- Oral presentation
- Open Access
PI 3-kinase and disease
- Lewis C Cantley1
© Cantley; licensee BioMed Central Ltd. 2014
Published: 28 May 2014
Phosphoinositide 3-Kinase (PI3K) is a central enzyme in a signaling pathway that mediates cellular responses to insulin and other growth factors. This enzyme phosphorylates the 3 position of phosphatidylinositol-4,5-bisphosphate to produce phosphatidyl-inositol-3,4,5-trisphosphate (PIP3) at the plasma membrane. A number of signaling proteins, including the Ser/Thr protein kinases, AKT and PDK1, contain pleckstrin homology domains that bind specifically to PIP3. Thus, the generation of PIP3 at the plasma membrane in response to activation of PI3K by growth factors results in the initiation of downstream Ser/Thr phosphorylation cascades that control a variety of cellular responses. The signaling pathway downstream of PI3K is highly conserved from worms and flies to humans and genetic analysis of the pathway has revealed a conserved role in regulating glucose metabolism and cell growth. Based on deletion of genes encoding the catalytic or regulatory subunits of PI3K in the mouse, PI3K mediates insulin dependent regulation of glucose metabolism, and defects in activation of this pathway result in insulin resistance. In contrast, mutational events that lead to hyperactivation of the PI3K pathway result in cancers. Activating mutations in PIK3CA, encoding the p110alpha catalytic subunit of PI3K or inactivating mutations in PTEN, a phosphoinositide 3-phosphatases that reverses the effects of PI3K, are among the most common events in solid tumors. PI3K driven tumors are FDG-PET positive and turning off PI 3-Kinase with PI3K inhibitors that are in human clinical trials results in an acute decline in FDG-PET signal that precedes tumor shrinkage. Importantly, there is increasing evidence that some tumors express high levels of insulin receptor and activate PI3K due to elevated serum insulin in patients with insulin resistance. These results suggest that elevations in serum insulin may partially explain the link between obesity, diabetes and cancers. The role of PI3K inhibitors for treating cancers in mouse models and in human trials will be discussed.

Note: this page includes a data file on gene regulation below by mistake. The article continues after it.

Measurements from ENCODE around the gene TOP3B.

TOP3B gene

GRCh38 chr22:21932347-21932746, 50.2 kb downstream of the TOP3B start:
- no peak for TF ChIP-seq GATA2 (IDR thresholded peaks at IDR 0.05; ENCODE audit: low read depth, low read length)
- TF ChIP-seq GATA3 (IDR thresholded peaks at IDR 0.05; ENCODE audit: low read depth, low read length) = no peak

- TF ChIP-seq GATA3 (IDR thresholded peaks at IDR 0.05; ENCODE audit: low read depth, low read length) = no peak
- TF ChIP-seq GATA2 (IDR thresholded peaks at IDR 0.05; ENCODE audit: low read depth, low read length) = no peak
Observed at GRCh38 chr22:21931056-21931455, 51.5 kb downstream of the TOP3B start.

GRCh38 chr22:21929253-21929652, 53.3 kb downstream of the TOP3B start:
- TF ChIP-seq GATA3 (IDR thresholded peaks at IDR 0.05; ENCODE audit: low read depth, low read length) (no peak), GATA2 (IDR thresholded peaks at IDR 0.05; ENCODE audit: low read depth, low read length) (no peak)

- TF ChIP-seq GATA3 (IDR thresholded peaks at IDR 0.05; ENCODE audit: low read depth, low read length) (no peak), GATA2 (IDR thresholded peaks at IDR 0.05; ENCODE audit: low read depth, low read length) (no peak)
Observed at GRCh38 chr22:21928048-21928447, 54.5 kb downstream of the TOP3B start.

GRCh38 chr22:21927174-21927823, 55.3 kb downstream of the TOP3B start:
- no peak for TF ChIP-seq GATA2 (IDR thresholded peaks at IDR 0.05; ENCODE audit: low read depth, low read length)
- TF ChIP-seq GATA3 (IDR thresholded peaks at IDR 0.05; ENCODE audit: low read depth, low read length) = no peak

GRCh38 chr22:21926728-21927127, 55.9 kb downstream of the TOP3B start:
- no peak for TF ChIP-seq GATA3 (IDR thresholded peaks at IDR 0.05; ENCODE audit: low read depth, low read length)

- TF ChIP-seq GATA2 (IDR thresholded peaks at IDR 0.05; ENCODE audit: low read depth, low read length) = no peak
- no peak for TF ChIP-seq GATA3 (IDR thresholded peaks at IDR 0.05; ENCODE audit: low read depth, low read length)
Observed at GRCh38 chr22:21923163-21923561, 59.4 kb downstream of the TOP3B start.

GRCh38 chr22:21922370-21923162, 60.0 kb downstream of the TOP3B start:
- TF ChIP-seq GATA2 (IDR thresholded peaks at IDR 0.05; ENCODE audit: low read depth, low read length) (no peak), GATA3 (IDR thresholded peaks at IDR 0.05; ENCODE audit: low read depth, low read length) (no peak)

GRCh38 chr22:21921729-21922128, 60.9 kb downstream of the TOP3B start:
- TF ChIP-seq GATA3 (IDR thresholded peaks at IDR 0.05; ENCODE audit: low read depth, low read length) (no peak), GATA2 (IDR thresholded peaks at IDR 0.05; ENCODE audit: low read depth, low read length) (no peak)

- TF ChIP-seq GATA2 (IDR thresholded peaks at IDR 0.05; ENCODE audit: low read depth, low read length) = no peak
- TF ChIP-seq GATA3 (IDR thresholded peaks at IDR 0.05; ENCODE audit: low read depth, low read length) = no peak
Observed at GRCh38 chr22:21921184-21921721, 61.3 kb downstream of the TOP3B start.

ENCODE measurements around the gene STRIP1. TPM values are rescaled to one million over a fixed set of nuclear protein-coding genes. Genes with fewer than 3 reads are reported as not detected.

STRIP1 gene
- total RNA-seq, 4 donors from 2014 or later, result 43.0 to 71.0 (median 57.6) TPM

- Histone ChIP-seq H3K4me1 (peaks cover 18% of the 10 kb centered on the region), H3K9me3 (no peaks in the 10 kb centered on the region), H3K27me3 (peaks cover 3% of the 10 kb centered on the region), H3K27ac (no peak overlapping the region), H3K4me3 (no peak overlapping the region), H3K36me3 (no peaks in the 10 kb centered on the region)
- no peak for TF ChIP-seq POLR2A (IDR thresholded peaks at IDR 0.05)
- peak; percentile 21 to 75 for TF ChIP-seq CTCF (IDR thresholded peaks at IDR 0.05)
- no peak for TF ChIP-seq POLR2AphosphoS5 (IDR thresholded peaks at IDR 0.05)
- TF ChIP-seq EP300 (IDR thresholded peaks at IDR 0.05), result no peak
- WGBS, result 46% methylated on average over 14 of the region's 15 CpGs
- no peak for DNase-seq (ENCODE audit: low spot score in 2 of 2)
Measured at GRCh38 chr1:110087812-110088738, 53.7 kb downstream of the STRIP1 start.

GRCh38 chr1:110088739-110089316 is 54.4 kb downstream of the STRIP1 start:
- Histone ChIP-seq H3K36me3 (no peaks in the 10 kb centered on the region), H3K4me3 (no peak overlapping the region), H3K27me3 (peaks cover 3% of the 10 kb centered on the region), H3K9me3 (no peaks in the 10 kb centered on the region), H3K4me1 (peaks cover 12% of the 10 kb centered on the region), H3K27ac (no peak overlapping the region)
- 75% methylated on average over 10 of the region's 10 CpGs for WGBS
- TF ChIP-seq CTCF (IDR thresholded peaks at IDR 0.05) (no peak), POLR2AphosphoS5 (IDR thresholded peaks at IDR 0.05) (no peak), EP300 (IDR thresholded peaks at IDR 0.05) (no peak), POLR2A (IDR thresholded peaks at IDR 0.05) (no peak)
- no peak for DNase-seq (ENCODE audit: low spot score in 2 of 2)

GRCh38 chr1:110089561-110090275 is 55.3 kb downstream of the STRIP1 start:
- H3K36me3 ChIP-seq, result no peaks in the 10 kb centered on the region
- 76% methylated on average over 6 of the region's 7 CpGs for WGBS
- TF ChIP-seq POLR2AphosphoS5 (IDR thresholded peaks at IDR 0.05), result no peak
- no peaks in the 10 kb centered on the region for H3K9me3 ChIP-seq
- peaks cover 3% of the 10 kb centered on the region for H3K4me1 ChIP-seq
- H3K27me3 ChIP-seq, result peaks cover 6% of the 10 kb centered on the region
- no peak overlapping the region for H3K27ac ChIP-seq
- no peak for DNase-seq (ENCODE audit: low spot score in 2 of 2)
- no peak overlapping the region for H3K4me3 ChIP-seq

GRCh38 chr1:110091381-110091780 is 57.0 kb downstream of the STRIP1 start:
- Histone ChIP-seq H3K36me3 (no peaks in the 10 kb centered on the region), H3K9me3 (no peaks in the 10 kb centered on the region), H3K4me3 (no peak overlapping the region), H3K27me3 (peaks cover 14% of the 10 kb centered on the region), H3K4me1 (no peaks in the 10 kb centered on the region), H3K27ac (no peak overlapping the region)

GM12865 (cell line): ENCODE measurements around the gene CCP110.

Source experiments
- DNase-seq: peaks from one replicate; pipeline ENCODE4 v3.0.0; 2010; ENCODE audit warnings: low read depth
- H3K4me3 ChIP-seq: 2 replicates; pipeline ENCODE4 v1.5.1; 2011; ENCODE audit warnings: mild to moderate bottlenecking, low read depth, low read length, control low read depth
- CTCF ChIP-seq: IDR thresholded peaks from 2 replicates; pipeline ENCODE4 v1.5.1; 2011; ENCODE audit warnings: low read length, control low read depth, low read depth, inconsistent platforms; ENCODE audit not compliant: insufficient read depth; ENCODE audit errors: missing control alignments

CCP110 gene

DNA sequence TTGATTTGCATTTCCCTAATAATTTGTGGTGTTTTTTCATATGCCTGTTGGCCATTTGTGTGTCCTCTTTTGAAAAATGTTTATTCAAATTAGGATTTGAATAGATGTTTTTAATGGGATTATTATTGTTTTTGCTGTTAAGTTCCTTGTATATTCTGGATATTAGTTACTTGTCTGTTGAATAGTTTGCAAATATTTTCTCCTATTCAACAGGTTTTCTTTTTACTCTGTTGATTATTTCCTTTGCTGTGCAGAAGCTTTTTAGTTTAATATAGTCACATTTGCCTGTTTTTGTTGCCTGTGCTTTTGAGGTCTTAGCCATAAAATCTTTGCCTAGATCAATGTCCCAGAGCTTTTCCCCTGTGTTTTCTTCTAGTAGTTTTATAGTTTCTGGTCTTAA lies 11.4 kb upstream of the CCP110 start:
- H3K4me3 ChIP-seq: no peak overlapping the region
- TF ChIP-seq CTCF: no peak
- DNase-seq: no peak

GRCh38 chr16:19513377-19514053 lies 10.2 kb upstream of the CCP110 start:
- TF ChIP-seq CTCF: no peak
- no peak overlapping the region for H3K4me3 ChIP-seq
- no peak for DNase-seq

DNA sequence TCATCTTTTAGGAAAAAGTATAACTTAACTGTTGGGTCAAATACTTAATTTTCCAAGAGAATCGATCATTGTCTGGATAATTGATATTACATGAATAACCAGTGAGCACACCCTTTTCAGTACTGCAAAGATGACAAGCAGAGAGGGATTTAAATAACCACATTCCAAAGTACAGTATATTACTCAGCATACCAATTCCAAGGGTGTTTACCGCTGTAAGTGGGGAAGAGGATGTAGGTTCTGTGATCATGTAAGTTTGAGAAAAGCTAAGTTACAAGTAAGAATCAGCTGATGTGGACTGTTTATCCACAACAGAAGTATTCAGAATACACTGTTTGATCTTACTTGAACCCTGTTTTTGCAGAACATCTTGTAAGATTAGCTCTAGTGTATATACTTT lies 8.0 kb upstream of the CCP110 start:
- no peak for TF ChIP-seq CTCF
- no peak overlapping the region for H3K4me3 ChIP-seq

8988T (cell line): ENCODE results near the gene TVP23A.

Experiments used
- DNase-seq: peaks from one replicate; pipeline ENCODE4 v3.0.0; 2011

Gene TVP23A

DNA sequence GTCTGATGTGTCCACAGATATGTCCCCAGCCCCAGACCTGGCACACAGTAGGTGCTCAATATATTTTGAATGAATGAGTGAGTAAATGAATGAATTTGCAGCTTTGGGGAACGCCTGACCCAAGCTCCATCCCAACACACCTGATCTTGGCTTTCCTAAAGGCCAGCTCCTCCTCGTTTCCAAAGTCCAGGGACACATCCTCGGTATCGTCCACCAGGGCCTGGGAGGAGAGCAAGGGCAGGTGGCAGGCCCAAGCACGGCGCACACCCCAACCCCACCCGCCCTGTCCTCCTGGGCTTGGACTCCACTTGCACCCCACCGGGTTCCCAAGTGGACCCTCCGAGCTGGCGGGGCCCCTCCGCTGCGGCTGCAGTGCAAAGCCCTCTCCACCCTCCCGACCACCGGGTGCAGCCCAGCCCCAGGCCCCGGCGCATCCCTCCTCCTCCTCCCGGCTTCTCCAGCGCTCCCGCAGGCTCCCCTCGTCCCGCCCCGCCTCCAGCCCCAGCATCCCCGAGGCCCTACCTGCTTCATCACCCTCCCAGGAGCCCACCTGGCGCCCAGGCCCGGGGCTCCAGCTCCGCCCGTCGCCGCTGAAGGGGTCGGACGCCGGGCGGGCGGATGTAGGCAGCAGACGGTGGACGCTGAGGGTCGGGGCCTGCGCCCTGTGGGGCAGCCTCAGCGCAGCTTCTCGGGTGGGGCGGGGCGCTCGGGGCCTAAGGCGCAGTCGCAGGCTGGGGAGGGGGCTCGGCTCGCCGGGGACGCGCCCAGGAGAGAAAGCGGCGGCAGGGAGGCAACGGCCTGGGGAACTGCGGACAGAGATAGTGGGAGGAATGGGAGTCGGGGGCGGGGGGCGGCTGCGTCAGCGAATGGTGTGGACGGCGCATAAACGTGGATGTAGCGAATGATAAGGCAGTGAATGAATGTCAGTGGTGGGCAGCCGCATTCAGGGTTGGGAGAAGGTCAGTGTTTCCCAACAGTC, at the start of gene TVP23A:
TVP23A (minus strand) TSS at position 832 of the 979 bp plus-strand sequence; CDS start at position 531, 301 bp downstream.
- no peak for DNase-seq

Supported by JSPS Research Fund.
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